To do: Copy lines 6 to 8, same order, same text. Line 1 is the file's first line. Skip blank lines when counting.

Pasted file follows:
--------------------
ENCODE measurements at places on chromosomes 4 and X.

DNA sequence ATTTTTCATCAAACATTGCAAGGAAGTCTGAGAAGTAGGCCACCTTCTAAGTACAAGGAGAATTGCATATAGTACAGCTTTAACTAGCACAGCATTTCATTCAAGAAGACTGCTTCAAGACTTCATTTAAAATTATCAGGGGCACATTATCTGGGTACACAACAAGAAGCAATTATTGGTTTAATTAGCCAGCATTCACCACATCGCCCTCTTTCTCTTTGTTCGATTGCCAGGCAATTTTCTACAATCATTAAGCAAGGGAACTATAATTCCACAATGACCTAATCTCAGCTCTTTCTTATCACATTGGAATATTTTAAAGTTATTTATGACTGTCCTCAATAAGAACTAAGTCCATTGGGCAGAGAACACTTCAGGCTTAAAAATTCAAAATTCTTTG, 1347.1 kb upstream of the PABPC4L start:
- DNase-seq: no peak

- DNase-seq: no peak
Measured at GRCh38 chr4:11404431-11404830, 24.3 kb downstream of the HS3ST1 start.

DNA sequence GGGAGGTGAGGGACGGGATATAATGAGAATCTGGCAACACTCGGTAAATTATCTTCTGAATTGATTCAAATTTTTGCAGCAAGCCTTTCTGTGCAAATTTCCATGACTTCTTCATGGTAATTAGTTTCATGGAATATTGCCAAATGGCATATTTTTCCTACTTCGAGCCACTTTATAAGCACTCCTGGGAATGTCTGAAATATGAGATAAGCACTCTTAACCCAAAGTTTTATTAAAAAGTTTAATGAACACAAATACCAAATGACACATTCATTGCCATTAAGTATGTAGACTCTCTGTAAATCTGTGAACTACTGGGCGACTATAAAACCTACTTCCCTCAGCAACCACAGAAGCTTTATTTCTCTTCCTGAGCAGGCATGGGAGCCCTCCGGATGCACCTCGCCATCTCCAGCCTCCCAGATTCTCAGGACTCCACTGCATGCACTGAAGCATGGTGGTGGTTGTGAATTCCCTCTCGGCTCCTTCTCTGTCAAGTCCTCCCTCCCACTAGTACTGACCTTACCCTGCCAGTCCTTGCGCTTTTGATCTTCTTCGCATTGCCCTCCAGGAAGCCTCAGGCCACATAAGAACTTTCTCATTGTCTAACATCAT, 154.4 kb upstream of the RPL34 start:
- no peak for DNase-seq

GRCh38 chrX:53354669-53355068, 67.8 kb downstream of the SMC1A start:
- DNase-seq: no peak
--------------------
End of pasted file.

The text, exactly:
DNA sequence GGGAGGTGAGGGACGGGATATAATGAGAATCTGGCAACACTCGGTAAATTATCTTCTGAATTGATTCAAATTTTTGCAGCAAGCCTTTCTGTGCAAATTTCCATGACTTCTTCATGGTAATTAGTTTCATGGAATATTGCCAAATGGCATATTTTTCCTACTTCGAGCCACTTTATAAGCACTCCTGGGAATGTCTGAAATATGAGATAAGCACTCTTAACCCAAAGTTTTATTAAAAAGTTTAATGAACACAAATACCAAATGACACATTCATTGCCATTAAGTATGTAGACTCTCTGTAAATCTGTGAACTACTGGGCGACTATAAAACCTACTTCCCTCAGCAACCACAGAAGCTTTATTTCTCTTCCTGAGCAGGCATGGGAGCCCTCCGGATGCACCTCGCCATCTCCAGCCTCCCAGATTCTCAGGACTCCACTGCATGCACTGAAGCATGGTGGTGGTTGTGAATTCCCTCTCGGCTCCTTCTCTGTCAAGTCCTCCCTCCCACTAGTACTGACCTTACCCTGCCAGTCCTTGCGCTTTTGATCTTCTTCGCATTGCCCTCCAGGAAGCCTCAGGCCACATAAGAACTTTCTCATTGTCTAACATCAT, 154.4 kb upstream of the RPL34 start:
- no peak for DNase-seq

GRCh38 chrX:53354669-53355068, 67.8 kb downstream of the SMC1A start: